Overall, DK have a strong chance of advancing to the next stage. It might be tough to advance as the first place team, but second place in Group B should be within reach. As the finalists of the previous two Worlds editions, DK is looking to keep that streak going in 2022.
G2 Esports – Identity crisis?
Photo via Riot Games
After having a successful run until the LEC summer playoffs, G2 found themselves with a huge reality check when they were 3-0’d by Rogue. Not only did they not manage to win a game during the series, but the team’s performance was way off compared to the usual standards, considering how they had already won against RGE in the upper bracket.
While the enemies did make a step up in their gameplay, G2 seemed to have lost their direction. The recent drafts weren’t that optimal since they required Victor “Flakked” Lirola Tortosa to be the main carry of the team. The team, however, found more success when the resources were given to Caps, and this did not happen in the last series against RGE. We’ll have to see whether G2 have realized this issue and what playstyle they want to bring to the table at Worlds.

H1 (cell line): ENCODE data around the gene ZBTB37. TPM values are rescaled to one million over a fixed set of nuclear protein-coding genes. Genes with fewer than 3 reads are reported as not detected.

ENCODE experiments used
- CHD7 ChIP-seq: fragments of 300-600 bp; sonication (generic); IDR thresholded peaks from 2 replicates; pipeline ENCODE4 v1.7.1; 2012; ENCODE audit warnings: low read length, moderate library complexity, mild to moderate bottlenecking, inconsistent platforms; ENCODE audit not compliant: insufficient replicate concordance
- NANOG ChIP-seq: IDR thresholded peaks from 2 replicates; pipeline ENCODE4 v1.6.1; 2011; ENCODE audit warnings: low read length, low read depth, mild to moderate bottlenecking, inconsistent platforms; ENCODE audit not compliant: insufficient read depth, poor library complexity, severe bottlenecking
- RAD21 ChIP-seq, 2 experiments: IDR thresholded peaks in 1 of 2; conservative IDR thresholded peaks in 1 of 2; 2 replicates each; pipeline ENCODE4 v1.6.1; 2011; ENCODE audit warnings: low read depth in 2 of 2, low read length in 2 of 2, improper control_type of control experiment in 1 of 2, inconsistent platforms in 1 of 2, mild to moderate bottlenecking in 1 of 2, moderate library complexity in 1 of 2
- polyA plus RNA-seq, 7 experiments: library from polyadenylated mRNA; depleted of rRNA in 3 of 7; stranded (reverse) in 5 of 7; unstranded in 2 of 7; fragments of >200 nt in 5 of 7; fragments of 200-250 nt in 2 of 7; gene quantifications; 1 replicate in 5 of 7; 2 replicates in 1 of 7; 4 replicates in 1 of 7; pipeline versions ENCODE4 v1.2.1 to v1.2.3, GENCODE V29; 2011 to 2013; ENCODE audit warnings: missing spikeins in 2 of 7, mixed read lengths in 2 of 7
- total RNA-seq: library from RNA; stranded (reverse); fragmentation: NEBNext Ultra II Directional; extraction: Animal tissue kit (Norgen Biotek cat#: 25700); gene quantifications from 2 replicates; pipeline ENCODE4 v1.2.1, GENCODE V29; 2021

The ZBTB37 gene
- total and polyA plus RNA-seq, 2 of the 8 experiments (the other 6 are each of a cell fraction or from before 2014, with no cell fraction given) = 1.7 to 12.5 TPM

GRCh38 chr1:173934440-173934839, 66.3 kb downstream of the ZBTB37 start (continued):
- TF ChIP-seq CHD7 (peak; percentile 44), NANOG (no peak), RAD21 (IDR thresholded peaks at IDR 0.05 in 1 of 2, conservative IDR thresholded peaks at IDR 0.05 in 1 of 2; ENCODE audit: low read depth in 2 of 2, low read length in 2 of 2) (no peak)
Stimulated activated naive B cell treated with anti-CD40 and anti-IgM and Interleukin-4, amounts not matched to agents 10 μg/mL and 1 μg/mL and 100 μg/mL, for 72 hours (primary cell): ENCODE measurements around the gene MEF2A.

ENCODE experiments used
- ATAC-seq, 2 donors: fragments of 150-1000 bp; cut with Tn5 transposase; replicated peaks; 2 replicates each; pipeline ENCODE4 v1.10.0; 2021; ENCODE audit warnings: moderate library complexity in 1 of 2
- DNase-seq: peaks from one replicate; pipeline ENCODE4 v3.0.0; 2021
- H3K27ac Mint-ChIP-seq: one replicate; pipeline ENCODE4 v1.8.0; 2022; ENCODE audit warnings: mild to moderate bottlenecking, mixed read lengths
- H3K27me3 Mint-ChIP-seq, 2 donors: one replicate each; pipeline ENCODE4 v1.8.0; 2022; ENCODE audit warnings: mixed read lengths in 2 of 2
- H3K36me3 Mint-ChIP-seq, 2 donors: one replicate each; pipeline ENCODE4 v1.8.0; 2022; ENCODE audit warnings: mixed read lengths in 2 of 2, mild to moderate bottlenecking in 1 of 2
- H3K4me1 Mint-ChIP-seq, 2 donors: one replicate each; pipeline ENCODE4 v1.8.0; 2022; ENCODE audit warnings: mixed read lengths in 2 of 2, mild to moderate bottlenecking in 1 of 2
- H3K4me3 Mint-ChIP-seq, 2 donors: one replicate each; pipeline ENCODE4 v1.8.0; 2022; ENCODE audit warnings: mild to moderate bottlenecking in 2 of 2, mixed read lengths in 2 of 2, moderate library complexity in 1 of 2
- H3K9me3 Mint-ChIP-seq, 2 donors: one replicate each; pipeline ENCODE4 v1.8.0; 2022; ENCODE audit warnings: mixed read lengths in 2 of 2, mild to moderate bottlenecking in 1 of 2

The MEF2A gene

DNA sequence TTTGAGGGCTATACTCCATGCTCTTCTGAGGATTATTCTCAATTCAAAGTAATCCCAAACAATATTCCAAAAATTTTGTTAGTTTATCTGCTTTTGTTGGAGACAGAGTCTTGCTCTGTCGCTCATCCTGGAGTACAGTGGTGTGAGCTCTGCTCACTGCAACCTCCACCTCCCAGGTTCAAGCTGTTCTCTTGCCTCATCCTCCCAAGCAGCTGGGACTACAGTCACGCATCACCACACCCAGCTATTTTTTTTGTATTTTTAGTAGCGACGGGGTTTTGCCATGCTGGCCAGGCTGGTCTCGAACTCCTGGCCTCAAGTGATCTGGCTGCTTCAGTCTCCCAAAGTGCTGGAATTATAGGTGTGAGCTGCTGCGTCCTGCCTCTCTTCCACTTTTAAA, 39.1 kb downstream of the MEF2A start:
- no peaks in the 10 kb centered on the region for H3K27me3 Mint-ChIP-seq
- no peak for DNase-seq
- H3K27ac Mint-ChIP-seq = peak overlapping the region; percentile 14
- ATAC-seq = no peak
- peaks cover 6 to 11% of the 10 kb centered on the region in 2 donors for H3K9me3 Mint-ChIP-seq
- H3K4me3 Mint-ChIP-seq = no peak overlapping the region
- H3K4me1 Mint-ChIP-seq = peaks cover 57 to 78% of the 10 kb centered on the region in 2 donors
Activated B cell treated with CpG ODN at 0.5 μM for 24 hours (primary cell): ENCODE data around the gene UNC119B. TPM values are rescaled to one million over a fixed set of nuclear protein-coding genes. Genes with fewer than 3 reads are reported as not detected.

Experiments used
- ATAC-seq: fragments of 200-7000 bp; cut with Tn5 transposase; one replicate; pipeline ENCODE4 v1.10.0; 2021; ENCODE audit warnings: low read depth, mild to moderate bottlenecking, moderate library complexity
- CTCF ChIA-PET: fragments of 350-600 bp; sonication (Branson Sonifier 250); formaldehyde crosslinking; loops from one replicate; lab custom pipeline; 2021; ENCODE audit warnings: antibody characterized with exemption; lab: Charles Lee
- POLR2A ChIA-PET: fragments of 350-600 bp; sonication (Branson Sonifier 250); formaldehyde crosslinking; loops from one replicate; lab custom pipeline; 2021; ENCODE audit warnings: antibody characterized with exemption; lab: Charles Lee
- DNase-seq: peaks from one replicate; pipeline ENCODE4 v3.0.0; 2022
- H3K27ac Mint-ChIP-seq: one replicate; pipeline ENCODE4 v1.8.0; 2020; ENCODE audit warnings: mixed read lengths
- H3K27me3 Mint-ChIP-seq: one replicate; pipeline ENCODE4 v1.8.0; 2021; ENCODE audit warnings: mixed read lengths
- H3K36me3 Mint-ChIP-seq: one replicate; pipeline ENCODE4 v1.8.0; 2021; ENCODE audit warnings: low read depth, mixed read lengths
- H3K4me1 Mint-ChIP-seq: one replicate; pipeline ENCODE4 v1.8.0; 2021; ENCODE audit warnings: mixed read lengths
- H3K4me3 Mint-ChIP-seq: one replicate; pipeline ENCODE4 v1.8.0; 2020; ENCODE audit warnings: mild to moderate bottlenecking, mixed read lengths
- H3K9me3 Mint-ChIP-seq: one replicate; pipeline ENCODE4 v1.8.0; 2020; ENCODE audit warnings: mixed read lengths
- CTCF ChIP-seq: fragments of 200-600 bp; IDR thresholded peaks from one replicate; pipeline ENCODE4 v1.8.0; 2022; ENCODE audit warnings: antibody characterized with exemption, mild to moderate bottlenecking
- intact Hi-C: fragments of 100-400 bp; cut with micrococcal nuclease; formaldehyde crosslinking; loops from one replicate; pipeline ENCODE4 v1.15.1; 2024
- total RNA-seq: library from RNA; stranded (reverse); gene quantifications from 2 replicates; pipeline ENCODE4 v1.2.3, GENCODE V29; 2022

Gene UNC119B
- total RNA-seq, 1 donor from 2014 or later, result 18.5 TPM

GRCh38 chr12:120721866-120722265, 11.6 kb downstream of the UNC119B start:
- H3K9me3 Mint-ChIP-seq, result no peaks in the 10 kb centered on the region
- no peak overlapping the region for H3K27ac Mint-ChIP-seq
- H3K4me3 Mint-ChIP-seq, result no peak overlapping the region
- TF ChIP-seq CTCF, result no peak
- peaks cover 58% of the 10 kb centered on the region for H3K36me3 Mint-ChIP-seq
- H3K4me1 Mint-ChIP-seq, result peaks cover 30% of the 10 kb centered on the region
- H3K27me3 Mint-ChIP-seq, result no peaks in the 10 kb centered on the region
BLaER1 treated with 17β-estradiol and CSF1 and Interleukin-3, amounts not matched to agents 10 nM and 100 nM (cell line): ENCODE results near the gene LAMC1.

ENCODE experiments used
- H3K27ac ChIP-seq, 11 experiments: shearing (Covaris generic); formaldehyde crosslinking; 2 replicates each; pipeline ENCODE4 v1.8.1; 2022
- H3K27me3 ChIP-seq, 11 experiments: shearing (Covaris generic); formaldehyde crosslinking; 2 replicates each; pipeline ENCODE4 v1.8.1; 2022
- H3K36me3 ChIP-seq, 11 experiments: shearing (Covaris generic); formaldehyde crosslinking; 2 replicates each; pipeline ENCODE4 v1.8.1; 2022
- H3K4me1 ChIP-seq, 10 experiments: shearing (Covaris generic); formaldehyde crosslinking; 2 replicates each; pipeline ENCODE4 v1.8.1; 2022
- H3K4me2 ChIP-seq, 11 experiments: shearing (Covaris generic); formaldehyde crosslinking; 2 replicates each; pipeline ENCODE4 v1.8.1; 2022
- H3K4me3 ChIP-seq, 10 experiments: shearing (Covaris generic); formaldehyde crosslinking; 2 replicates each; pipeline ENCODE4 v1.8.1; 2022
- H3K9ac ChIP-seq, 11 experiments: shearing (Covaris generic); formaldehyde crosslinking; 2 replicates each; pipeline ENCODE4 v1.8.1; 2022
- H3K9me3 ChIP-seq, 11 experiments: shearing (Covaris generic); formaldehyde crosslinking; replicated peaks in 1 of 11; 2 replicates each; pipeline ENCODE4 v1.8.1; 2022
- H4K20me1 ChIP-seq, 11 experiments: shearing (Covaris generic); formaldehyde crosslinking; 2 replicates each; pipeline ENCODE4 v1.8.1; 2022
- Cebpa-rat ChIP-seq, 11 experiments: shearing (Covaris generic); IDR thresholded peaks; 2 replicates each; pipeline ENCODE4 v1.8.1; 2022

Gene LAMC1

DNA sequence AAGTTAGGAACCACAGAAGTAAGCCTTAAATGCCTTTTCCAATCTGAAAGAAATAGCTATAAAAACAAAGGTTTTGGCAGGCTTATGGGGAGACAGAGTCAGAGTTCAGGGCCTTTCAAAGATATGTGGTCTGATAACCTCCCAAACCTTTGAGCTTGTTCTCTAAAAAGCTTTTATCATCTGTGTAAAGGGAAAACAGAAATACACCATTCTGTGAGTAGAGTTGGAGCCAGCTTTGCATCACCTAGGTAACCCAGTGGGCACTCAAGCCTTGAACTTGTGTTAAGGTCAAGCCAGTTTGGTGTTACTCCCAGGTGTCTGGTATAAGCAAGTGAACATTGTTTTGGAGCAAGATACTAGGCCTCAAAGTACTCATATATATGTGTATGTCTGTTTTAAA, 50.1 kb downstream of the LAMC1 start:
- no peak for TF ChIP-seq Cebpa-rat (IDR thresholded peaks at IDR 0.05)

Despite the issues, though, G2 can still count on great individual talents. Support Raphaël “Targamas” Crabbé has improved constantly over the year, showcasing large champion pool flexibility and strong game sense. Jankos and BrokenBlade had some poor performances recently, but they can rely on multiple years of international experience to handle the pressure.
All in all, G2’s chances at a top-eight finish at Worlds will primarily depend on whether they can find pinpoint the right picks that work for the team. Caps will be the key to G2’s run and the rest of the team should play around mid as much as possible. If the team is at its best in terms of preparation, then G2 can fight for a top-two finish.
JD Gaming – Best all-around roster
Image via @JDGaming Twitter
The LPL Summer champions have landed at this year’s Worlds as one of the big favorites. JDG not only have great teamfighting abilities, but they can also count on the most well-rounded lineup. No matter the role, JDG had top-three LPL players in every category and some were even the best ones after the end of the split.